Thursday, May 12, 2005

Exposing yet another enabler

Lurking under the radar of most consumers is yet another company routinely gathering information about everyone and selling it.

Well, not quite everyone anymore. At least not the citizens of the State of Utah.

Now - for a bit of clarification in case someone goes looking: The data snoop-and-sell perpetrator operates under something called "Explore Information Services," but that is a dba for "Robot Aided Manufacturing Center, Inc.," which is actually part of The Schwan Food Company.

For the more curious, the gory details of the particular case can be found here:

But to save time, this Court would like everyone to be aware of what this company is and what they do. Excerpted from the background of the case:

Explore is a Minnesota corporation, registered to do business in the State of Utah. As part of its business, Explore obtains driving record information contained within the motor vehicle records of various states and provides it to insurance companies for underwriting, rating, and claims investigating purposes. Pursuant to an agreement between Explore and the Utah Department of Public Safety's Driver License Division (the Division), which agreement has expired, Explore had received information concerning Utah drivers from the Division, on a monthly basis, since December 1996. The information Explore received was a list of all licensed Utah drivers who had received moving vehicle citations that were reported to the Division during the prior month. The information Explore received included a person's name, driver license number, date of birth, type of driving violation, and the date when the violation was recorded in the Division's database.(1) Explore would then match the names of those individuals reported for violations with names of individuals insured by the various insurance companies to whom Explore provides its services. The district court noted in its findings of fact that, through these reports, Explore obtained the identities of, and information about, 21,726 individuals in June of 2000, and 22,932 in July of 2000. The court also noted that Explore only successfully matches, on average, about 2% of those individuals reported with persons actually insured with the various insurance companies for which Explore works. In other words, 2% of what Explore learns as a kind of busy-body for hire is properly its business, while 98% is not.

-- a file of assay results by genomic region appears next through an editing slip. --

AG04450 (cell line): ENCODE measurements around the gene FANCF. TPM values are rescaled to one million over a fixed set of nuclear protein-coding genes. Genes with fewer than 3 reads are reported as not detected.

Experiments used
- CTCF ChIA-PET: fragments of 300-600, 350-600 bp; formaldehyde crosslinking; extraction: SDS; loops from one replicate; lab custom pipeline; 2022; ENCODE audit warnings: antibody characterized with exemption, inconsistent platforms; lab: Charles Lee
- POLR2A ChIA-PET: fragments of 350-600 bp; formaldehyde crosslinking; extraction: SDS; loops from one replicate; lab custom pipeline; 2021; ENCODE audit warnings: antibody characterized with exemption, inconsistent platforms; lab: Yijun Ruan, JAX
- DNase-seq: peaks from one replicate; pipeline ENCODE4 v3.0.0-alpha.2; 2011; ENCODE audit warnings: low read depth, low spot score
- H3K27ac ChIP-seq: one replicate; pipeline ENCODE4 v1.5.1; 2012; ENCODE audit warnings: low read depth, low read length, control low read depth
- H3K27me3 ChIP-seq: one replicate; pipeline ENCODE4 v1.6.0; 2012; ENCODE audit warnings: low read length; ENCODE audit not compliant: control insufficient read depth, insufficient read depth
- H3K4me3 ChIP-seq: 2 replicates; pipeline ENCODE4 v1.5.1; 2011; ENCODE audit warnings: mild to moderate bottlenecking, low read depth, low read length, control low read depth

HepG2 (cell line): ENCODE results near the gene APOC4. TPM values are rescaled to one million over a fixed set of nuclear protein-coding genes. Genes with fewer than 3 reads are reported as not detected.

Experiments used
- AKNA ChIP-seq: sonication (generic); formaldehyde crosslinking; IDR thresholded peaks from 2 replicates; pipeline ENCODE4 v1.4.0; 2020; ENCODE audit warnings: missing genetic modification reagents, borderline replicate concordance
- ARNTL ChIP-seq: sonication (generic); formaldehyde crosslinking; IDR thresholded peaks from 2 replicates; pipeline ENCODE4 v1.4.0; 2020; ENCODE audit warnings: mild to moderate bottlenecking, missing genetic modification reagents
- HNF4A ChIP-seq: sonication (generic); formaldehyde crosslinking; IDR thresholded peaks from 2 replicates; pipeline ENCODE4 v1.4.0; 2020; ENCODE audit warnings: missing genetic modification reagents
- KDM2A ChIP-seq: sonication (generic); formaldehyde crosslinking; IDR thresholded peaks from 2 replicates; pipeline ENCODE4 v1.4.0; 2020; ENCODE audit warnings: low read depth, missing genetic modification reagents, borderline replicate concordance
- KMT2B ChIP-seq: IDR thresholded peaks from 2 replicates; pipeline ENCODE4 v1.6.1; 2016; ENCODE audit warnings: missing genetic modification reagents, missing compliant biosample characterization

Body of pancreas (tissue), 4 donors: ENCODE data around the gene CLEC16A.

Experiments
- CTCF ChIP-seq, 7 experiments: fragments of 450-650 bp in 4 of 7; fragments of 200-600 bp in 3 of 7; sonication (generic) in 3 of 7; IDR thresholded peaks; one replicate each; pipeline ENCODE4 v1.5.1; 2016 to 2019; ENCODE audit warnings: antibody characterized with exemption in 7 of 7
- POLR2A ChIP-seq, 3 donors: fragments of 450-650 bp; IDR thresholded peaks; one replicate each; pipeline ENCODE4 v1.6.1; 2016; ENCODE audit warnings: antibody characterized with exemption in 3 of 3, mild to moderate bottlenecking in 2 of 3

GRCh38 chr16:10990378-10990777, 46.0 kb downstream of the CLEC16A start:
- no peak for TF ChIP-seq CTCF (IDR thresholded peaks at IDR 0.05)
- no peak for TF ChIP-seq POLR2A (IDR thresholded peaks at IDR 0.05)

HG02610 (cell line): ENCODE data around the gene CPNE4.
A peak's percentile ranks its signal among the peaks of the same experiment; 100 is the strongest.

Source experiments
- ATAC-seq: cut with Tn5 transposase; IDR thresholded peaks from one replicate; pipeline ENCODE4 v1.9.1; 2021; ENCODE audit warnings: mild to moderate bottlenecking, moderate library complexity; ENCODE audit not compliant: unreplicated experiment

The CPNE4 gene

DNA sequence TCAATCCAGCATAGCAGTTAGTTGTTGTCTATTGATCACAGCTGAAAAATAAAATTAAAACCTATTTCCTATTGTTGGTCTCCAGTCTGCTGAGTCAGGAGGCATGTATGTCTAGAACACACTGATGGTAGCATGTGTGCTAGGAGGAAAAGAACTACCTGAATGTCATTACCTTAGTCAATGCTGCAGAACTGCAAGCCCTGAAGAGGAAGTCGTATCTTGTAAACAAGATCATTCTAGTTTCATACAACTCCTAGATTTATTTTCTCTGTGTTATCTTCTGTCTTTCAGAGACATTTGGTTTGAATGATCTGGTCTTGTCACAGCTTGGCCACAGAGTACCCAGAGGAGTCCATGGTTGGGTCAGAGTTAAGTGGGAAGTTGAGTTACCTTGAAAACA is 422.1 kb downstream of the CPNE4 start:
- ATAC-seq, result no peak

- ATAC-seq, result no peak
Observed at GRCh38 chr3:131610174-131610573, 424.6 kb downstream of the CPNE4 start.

Kudos to the Utah Judiciary on this one! As well as the bureaucrats who had the nerve to stand up to the snoops in the first place.

And Schwan's trucks are hereby banned on this side of the Pecos.

The Honorable Judge Roy Bean.

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